But what is equally disturbing is the attitude of DHS and Obamacare private option architects that say the GAO is wrong. If so how wrong are they? Can you prove it?
This past session, some conservatives offered a compromise that would have basically limited the number of people (enrolled in the program). Unfortunately, the Governor and other members of the Legislature said no to that compromise.
This will devastate the state budget in future years and will continue to place more debt on future generations.
If you’re having some difficulty understanding the nature of the disagreement, you’re not alone What’s really going on here? I asked the boss, Dan Greenberg, the president of the Advance Arkansas Institute (which is, of course, the parent organization for the Arkansas Project). He replied:
In a sense, this isn’t big news. We’ve known about this disagreement for a long time, and it was predictable that the GAO would take the side it did. However, I still think GAO’s basically right. Let me explain.
In order for the federal government to approve the private option originally, Arkansas had to show that the private option wouldn’t be any more expensive than traditional Medicaid expansion. Now, ordinarily, the way you’d show this would be to look at established Medicaid reimbursement rates and demonstrate that private-option rates would be equal to them. The private-option architects did something different. They decided that Medicaid expansion, on a per-person basis, would be a lot more expensive than Medicaid’s established per-person costs — and if you use that method, which creates a goal that’s much easier to meet (by saying that Medicaid expenses for the expansion population will be a lot higher than Medicaid expenses for the current population, an assumption that gives private-option advocates a lot more freedom to spend taxpayer money), you’ve basically succeeded by redefining success. Some people would call that sophistication with numbers, but other people would call that cheating. What it amounts to in my view is moving the goal lines. In any discussion like this, you’ve got to start with the historical data, and private-option advocates have had and will have a very difficult time explaining why they diverged so far from them.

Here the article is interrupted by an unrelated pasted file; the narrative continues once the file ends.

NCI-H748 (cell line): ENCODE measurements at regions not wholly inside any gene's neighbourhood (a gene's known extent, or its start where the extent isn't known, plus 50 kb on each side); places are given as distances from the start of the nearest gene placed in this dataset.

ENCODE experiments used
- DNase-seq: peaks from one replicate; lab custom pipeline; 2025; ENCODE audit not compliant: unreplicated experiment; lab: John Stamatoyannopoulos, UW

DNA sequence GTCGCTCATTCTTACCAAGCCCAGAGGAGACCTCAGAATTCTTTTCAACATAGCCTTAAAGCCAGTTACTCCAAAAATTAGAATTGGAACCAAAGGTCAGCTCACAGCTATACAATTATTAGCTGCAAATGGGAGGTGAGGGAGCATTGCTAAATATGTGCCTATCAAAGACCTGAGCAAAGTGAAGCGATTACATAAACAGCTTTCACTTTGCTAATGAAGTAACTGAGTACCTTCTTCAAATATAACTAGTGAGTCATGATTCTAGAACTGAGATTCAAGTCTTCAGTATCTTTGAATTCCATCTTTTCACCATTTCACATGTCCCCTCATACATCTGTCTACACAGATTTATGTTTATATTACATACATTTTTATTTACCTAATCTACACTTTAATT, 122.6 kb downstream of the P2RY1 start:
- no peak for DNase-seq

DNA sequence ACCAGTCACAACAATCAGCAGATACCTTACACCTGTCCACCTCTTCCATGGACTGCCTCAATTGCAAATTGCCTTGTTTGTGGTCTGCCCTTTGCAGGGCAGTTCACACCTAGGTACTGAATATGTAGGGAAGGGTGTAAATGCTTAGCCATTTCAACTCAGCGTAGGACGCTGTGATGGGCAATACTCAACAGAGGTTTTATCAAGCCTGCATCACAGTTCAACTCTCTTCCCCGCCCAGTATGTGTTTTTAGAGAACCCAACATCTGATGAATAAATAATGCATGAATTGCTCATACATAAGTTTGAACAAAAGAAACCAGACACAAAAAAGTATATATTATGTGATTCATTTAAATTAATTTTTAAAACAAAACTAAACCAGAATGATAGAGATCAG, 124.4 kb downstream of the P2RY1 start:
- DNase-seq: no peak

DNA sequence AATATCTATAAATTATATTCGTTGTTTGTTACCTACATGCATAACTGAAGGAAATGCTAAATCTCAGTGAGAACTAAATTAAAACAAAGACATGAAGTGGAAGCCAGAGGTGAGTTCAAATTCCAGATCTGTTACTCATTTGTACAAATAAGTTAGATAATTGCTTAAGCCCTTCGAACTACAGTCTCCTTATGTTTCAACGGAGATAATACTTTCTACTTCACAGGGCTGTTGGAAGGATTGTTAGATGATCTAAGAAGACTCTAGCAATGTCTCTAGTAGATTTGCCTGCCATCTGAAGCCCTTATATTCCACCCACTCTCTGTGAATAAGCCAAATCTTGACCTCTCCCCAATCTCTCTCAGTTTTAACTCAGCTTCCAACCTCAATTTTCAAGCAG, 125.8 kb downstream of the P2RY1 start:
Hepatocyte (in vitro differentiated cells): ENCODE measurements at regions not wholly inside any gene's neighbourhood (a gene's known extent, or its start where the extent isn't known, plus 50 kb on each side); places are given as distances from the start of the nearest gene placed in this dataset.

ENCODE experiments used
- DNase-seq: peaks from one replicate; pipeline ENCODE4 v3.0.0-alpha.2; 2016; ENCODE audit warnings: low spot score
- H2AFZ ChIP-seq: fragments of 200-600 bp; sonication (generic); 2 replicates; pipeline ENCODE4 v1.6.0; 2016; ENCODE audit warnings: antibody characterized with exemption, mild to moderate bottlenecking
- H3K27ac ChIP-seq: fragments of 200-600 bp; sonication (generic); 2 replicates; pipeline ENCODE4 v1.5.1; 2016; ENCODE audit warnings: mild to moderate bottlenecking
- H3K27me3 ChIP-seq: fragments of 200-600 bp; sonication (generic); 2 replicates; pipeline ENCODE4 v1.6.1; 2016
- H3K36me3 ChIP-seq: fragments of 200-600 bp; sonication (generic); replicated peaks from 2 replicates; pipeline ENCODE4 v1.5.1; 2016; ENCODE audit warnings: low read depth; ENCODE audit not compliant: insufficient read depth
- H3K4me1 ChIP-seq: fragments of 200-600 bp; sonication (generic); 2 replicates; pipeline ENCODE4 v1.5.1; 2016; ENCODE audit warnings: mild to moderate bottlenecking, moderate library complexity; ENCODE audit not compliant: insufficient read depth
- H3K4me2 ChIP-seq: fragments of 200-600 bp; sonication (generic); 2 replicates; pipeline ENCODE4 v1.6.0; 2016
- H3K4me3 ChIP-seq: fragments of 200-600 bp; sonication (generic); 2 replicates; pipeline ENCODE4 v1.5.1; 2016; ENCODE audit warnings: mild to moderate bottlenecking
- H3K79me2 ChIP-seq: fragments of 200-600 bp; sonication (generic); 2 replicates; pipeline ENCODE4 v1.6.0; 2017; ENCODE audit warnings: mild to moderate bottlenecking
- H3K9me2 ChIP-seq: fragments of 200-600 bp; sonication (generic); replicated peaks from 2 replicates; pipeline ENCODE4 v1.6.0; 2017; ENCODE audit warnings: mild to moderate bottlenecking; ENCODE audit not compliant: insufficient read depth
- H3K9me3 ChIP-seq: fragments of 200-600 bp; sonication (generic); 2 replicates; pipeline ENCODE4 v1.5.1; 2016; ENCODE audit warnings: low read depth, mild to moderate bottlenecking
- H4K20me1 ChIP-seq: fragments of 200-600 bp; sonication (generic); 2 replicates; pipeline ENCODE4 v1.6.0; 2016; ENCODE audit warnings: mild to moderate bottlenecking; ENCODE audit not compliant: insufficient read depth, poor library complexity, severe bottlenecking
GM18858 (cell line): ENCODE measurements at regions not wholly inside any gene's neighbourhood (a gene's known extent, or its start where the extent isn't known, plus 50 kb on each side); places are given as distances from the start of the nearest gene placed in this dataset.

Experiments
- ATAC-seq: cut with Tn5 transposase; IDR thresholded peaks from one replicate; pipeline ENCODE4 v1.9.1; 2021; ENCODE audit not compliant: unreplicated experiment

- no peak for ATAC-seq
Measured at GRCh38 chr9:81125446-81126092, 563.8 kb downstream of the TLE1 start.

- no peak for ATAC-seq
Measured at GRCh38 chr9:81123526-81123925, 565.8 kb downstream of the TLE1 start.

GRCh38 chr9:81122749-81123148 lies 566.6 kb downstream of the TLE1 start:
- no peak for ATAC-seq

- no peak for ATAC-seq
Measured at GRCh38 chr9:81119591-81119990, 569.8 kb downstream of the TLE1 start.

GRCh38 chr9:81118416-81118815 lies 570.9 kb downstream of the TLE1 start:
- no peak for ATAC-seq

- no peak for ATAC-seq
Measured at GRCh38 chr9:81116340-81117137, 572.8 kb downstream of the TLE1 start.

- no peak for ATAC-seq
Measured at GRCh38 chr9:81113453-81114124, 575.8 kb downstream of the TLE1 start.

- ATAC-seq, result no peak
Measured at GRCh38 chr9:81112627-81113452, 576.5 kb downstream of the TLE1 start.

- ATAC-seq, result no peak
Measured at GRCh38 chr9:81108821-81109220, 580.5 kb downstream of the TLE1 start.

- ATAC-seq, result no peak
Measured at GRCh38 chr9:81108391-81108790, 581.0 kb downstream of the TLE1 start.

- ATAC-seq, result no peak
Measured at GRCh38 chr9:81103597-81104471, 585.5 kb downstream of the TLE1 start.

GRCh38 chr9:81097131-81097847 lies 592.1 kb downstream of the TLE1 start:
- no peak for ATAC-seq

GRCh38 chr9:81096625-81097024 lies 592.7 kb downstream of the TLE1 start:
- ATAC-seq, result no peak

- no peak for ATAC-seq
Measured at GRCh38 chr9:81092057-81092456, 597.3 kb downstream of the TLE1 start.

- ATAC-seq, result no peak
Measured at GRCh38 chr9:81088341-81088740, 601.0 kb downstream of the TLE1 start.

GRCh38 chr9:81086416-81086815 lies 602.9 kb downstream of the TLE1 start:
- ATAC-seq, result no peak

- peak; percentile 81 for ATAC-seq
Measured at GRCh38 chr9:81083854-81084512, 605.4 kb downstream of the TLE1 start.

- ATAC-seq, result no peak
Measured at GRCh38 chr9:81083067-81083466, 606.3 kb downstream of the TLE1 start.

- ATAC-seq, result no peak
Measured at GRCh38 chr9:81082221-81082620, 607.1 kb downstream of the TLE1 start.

Very few people who are not private option supporters think that the numbers games that GAO identified are proper. I appreciate that the Beebe administration, the Obama administration, and the architects of the private option think this is the right way to do the math. But most outside experts — the ones without a stake in the success of the private option — think these kinds of numbers games aren’t sound. Nobody but God really knows if Medicaid expansion clients would have been so very much more expensive than traditional Medicaid clients, but it is clear that GAO is in the mainstream, while its critics are at the extremes.
In conclusion, it looks to me like pro-private option legislators have figured out an “innovative” and “conservative” way to make a government program even more expensive than usual.